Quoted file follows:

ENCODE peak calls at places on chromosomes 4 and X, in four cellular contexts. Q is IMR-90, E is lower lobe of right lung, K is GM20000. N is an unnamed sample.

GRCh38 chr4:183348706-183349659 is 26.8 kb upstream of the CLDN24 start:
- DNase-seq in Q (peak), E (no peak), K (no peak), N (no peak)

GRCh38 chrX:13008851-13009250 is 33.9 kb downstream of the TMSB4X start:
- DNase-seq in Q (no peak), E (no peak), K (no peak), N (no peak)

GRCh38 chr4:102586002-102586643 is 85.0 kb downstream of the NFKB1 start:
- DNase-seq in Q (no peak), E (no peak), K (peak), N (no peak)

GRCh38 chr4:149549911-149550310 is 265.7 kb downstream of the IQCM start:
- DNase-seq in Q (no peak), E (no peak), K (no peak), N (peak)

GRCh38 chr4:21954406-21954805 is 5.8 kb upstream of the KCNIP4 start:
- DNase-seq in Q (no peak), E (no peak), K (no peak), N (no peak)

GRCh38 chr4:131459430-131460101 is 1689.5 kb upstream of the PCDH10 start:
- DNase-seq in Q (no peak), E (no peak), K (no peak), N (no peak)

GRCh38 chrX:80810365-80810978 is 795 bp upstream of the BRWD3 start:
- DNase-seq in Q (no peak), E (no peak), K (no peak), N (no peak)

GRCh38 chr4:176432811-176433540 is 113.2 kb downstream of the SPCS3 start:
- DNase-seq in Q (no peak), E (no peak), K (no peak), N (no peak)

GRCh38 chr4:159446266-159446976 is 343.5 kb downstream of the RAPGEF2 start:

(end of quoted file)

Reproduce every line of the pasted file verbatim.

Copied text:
ENCODE peak calls at places on chromosomes 4 and X, in four cellular contexts. Q is IMR-90, E is lower lobe of right lung, K is GM20000. N is an unnamed sample.

GRCh38 chr4:183348706-183349659 is 26.8 kb upstream of the CLDN24 start:
- DNase-seq in Q (peak), E (no peak), K (no peak), N (no peak)

GRCh38 chrX:13008851-13009250 is 33.9 kb downstream of the TMSB4X start:
- DNase-seq in Q (no peak), E (no peak), K (no peak), N (no peak)

GRCh38 chr4:102586002-102586643 is 85.0 kb downstream of the NFKB1 start:
- DNase-seq in Q (no peak), E (no peak), K (peak), N (no peak)

GRCh38 chr4:149549911-149550310 is 265.7 kb downstream of the IQCM start:
- DNase-seq in Q (no peak), E (no peak), K (no peak), N (peak)

GRCh38 chr4:21954406-21954805 is 5.8 kb upstream of the KCNIP4 start:
- DNase-seq in Q (no peak), E (no peak), K (no peak), N (no peak)

GRCh38 chr4:131459430-131460101 is 1689.5 kb upstream of the PCDH10 start:
- DNase-seq in Q (no peak), E (no peak), K (no peak), N (no peak)

GRCh38 chrX:80810365-80810978 is 795 bp upstream of the BRWD3 start:
- DNase-seq in Q (no peak), E (no peak), K (no peak), N (no peak)

GRCh38 chr4:176432811-176433540 is 113.2 kb downstream of the SPCS3 start:
- DNase-seq in Q (no peak), E (no peak), K (no peak), N (no peak)

GRCh38 chr4:159446266-159446976 is 343.5 kb downstream of the RAPGEF2 start: